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Save the Children International
Kenya reported the first coronavirus case March 13th and since then the numbers have continued to increase mainly in the capital and the coastal towns of Mombasa and Kilifi, as well as in other parts of the country. The effects of the virus on every sector of the economy are dire and a World Bank report projects Kenya’s economic growth in 2020 at an estimated 1.5% compared to the 2019 estimate of 5.6%, because of COVID-19. Women and youth bear the largest impact especially because most of them are in vulnerable employment in the informal sectors, which has been hardest hit by the measures that government has proposed to try to curb the spread of the virus, and in turn, children are affected. This means that child poverty is likely to be compounded and this as well affects learning, especially for the poorest children.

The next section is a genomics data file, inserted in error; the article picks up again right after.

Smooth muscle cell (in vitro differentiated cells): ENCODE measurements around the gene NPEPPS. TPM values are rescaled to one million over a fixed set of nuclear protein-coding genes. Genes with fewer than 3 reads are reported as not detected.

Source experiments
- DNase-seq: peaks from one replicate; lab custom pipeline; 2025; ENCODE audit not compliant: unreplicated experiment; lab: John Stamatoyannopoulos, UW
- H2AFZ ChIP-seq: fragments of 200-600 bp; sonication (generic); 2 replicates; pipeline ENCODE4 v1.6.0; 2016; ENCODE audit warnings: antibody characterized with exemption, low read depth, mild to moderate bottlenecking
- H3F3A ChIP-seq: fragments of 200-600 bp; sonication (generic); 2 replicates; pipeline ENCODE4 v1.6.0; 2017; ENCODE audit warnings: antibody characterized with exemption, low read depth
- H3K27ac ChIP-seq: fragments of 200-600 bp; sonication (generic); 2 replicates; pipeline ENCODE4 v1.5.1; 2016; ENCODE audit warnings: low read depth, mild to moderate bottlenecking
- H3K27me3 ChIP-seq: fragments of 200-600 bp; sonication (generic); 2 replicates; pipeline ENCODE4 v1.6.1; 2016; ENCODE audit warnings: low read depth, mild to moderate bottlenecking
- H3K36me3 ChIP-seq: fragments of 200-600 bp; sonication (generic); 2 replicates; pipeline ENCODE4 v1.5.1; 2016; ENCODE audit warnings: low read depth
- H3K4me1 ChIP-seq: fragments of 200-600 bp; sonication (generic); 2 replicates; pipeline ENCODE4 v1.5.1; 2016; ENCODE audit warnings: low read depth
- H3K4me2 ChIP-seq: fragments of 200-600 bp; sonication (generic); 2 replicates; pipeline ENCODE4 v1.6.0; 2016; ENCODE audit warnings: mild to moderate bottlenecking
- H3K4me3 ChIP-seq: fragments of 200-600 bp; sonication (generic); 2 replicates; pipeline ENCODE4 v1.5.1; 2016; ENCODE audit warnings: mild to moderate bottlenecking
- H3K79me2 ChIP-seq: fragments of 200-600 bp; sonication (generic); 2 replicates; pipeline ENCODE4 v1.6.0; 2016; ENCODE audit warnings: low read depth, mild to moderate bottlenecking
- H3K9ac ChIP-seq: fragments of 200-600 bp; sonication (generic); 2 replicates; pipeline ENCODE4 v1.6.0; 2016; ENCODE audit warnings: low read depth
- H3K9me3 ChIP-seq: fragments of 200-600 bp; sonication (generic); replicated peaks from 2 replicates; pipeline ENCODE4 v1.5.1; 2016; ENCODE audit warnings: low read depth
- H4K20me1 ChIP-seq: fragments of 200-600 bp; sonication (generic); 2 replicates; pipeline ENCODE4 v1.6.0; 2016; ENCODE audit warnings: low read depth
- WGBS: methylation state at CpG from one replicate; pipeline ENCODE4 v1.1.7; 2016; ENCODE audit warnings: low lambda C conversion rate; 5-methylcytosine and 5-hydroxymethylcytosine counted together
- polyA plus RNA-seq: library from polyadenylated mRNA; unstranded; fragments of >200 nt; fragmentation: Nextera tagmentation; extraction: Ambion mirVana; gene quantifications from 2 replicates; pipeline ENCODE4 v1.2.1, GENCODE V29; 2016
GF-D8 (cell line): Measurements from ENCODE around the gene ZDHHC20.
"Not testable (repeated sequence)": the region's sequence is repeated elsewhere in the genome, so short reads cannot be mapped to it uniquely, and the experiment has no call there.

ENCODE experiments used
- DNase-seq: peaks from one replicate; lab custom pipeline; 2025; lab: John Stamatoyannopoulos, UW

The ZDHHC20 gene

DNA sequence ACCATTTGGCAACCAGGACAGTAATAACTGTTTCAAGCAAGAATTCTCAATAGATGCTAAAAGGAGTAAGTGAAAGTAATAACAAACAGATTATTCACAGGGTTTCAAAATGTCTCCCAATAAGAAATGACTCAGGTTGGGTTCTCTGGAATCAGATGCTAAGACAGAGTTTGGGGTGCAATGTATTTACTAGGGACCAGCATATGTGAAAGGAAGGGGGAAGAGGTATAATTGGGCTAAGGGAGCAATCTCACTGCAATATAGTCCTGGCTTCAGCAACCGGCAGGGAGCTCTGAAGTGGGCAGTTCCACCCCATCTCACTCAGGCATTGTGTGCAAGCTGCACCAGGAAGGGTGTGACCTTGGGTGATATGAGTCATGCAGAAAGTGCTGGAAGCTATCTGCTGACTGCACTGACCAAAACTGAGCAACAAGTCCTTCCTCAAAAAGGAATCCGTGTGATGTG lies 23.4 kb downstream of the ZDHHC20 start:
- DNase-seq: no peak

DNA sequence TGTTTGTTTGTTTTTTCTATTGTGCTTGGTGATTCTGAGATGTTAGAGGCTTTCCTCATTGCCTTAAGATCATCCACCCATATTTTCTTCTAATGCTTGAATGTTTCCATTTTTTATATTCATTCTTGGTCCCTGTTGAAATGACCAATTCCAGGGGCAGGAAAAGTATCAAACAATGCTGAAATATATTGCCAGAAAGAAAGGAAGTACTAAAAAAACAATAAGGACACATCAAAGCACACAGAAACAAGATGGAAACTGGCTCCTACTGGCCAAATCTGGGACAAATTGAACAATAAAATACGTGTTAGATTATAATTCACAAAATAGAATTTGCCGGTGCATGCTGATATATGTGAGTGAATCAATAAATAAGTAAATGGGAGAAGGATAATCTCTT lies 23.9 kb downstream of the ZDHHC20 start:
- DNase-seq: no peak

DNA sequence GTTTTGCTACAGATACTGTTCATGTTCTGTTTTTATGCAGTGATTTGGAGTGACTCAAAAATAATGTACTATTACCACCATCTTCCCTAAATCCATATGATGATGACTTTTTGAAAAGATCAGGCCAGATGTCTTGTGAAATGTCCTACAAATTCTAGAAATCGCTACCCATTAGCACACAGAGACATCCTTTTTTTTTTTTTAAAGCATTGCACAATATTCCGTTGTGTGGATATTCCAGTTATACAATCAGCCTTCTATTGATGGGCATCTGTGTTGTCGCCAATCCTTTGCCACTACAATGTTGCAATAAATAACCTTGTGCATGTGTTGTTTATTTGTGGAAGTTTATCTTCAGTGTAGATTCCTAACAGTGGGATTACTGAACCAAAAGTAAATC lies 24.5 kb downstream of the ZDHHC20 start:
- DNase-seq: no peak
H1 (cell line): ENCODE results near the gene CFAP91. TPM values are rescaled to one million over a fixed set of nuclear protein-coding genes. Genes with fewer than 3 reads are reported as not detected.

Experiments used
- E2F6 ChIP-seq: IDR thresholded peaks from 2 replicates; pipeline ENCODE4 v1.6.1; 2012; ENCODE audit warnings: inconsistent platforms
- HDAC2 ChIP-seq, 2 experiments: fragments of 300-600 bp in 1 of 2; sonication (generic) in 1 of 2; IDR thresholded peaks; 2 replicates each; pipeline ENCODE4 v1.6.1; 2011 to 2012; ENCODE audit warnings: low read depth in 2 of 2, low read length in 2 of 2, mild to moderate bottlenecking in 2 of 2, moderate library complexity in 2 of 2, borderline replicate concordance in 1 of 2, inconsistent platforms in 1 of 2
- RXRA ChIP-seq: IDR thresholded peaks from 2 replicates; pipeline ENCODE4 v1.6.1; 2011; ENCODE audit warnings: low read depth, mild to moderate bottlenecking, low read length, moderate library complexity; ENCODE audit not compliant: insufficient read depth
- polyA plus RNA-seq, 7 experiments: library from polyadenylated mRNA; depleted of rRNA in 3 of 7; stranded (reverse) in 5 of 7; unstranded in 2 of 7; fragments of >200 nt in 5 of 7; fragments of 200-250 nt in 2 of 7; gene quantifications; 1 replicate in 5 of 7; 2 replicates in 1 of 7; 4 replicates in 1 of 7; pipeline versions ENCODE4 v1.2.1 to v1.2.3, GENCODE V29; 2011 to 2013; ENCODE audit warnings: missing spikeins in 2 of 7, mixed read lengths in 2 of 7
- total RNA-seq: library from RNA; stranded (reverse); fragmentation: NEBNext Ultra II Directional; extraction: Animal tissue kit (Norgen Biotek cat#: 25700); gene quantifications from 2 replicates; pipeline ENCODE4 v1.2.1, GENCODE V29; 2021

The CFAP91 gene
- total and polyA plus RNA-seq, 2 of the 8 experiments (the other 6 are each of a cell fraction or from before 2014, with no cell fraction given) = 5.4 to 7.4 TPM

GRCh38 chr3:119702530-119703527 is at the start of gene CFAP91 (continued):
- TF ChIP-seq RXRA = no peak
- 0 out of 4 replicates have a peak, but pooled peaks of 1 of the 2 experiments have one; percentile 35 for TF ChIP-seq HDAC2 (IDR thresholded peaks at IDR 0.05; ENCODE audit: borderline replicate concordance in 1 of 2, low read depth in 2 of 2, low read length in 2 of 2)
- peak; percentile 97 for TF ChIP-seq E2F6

A Kenyan Ministry of Health report update indicated that the incident rate of COVID-19 among the 0-19 years age group was 11% and this was higher for those in the 10-19 age group at 7%, than the younger 0-9 age group, which was at 4%. This is consistent with data from US and China that shows that data so far suggests that outcomes of the virus for children have been reassuring and that the direct impact of COVID-19 infection on children has, until now been quite mild than for the elderly or middle aged. Hospitalization rates for children who are symptomatic are at least up to 20 times lower than for the middle aged and in some cases up to even 100 times lower than for the elderly and that most of the ill children recover within in one to two weeks with good supportive care and prognosis. However, According to UNICEF, although children may not be directly severely affected by this pandemic compared to the adults, the impacts on their lives will be far reaching including through the impacts of the socio economic measures that have been taken by various government to try and curb the spread of the pandemic or through the longer term effects of not implementing the sustainable development goals as planned. Globally, at least more than 100 countries have closed educational institutions including Kenya and concerns have already been raised about the impact that this will have on the gains that have already been made towards education for the marginalized.